- A National Security System That Doesn’t Fail Our Fighting Men and Women: To win the larger War on Terror and be successful in Afghanistan, Iraq and beyond, we have to transform both our civilian and military national security systems into 21st Century systems of quality and productivity.
The Real World that Works: Meet Contractor C.C. Myers
Here’s a story that shows how some Americans are already moving their government from the world that fails to the world that works.
When a tanker truck crashed and destroyed a busy part of a freeway in Oakland, Calif., commuters — used to their government in the world that fails — thought the repairs would take months. After all, a new bridge across the San Francisco Bay took 13 years to plan and an estimated 11 years to build.
But the California Department of Transportation decided to take a cue from the world that works and offer something besides the usual bureaucratic red-tape. They offered, instead, a financial incentive to the contractor who could get the job done fastest.
The state estimated the job would take 50 days to complete. But for the company that could fix it faster, they offered $200,000 for every day under the 50-day limit — all the way up to a potential cash bonus of $5 million.
And what do you know? A company owned by a gentlemen named C.C. Myers won the contract and finished the job in just 17 days. It was a win-win-win solution. Bay area drivers won shorter commutes, and the state won a job well done — all because C.C. Myers won $5 million.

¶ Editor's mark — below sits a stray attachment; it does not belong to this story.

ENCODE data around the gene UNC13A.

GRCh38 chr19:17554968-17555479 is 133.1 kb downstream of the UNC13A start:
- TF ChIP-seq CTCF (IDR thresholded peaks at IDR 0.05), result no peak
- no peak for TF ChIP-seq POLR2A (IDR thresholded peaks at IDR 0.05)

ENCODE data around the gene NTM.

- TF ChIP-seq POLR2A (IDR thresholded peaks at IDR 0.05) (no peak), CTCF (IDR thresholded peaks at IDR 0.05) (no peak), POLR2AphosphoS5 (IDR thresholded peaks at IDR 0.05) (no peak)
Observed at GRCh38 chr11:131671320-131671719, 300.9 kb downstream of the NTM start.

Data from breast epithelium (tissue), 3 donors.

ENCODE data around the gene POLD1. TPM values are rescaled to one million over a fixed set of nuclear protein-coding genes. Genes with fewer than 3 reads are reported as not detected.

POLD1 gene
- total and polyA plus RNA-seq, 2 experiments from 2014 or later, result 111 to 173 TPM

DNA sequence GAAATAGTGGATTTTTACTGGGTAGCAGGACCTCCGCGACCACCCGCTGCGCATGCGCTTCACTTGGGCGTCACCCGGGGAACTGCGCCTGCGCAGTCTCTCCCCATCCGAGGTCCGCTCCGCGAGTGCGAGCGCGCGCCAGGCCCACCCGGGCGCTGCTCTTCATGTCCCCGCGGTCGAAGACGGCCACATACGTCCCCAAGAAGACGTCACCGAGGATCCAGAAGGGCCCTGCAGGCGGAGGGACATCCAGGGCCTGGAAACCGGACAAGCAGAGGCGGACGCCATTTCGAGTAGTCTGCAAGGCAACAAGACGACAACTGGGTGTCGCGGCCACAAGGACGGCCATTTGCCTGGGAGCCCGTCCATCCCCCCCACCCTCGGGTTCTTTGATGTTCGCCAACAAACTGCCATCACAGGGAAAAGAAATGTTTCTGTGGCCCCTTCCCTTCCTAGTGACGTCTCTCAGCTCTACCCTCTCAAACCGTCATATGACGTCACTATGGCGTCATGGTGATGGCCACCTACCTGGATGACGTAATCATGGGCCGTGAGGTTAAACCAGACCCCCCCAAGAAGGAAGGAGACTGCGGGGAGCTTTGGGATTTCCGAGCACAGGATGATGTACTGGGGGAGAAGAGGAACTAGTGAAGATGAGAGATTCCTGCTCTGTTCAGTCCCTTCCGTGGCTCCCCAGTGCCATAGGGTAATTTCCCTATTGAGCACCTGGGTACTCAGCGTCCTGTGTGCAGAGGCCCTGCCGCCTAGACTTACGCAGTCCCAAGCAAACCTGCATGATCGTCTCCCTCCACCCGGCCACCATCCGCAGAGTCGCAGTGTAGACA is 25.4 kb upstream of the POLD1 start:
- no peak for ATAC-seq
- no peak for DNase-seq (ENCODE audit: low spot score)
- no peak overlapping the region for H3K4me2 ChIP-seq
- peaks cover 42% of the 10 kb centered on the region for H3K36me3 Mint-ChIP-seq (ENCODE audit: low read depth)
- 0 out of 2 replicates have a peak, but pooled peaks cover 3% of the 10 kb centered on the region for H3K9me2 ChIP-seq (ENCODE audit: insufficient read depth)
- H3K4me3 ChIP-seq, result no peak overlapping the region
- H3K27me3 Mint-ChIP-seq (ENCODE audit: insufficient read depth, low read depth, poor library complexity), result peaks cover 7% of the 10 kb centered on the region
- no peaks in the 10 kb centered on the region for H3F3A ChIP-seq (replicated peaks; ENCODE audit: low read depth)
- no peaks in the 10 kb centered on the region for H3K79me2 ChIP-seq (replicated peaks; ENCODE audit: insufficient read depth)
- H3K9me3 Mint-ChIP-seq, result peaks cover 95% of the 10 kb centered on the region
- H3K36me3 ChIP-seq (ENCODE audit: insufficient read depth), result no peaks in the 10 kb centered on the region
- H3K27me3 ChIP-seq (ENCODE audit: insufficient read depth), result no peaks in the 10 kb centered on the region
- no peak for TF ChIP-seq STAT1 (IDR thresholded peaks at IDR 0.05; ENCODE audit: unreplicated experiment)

Do We Really Have to Accept Incompetence From Government?
The governing elite in this country routinely expect us to accept a level of incompetence from our government that we’d never tolerate from the private sector. To do otherwise, they say, would be unreasonable. We have to "bow to reality," as Secretary of Homeland Security Michael Chertoff recently said.
"Bow to reality" — that seems to be the slogan of our government these days.
I have a better idea. Instead of listening to the secretary of Homeland Security tell us what’s impossible, let’s listen to one of our national heroes tell us what’s possible.
‘We Don’t Have Problems, Just Solutions’
Rear Admiral Eugene Fluckey died recently at age 93. He was one of America’s most accomplished and courageous submarine commanders during World War II. He was responsible for destroying more tonnage of Japanese shipping then any other sub commander.
Rear Admiral Fluckey adopted a saying when he took command of the submarine U.S.S. Barb: "We don’t have problems, just solutions."
I can’t think of a phrase that better captures America. To see the world, not in terms of the problems that plague it, but in terms of the solutions that are possible, is to be American. It’s to be hardworking, entrepreneurial, innovative and optimistic.
Join me Monday, July 23, to explore how we can bring the values of the world that works — the values that governed Eugene Fluckey’s remarkable life and the extraordinary performance of the crew of the U.S.S. Barb — to our greatest national challenges.
Join me in changing America.
P.S. – As I mentioned last week, I strongly recommend for your summer reading Troublesome Young Men: The Rebels Who Brought Churchill to Power and Helped Save England by Lynne Olson. It’s a very sobering story of how deeply committed the Chamberlain government was to appeasing Hitler and the dictators in the first months of World War II. Even after war was declared, the Chamberlain government pressured the news media to avoid angering Germany. They dropped leaflets instead of bombs for the first seven months of the war. This horrifying story will help you better understand our current "phoney war" against terrorism.